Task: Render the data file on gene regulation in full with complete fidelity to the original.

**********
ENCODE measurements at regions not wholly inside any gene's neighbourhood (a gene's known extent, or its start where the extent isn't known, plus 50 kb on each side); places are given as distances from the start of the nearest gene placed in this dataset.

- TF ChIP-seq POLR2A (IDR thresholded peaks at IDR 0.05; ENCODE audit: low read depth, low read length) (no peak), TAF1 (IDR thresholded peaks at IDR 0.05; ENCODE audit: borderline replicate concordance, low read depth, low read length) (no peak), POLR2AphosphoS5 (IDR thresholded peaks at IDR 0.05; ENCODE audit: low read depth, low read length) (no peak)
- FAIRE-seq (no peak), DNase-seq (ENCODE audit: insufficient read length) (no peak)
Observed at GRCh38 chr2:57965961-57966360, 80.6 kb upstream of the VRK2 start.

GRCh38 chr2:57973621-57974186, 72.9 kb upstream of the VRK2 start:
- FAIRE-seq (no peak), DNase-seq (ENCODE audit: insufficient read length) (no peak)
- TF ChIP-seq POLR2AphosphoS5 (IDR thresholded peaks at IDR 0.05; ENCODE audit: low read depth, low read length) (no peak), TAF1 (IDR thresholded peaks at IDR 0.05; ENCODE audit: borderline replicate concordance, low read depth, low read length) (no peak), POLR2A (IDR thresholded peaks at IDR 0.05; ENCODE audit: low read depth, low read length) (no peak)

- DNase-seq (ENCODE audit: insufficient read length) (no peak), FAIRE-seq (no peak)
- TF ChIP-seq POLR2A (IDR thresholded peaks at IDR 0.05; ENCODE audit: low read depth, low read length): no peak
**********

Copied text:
ENCODE measurements at regions not wholly inside any gene's neighbourhood (a gene's known extent, or its start where the extent isn't known, plus 50 kb on each side); places are given as distances from the start of the nearest gene placed in this dataset.

- TF ChIP-seq POLR2A (IDR thresholded peaks at IDR 0.05; ENCODE audit: low read depth, low read length) (no peak), TAF1 (IDR thresholded peaks at IDR 0.05; ENCODE audit: borderline replicate concordance, low read depth, low read length) (no peak), POLR2AphosphoS5 (IDR thresholded peaks at IDR 0.05; ENCODE audit: low read depth, low read length) (no peak)
- FAIRE-seq (no peak), DNase-seq (ENCODE audit: insufficient read length) (no peak)
Observed at GRCh38 chr2:57965961-57966360, 80.6 kb upstream of the VRK2 start.

GRCh38 chr2:57973621-57974186, 72.9 kb upstream of the VRK2 start:
- FAIRE-seq (no peak), DNase-seq (ENCODE audit: insufficient read length) (no peak)
- TF ChIP-seq POLR2AphosphoS5 (IDR thresholded peaks at IDR 0.05; ENCODE audit: low read depth, low read length) (no peak), TAF1 (IDR thresholded peaks at IDR 0.05; ENCODE audit: borderline replicate concordance, low read depth, low read length) (no peak), POLR2A (IDR thresholded peaks at IDR 0.05; ENCODE audit: low read depth, low read length) (no peak)

- DNase-seq (ENCODE audit: insufficient read length) (no peak), FAIRE-seq (no peak)
- TF ChIP-seq POLR2A (IDR thresholded peaks at IDR 0.05; ENCODE audit: low read depth, low read length): no peak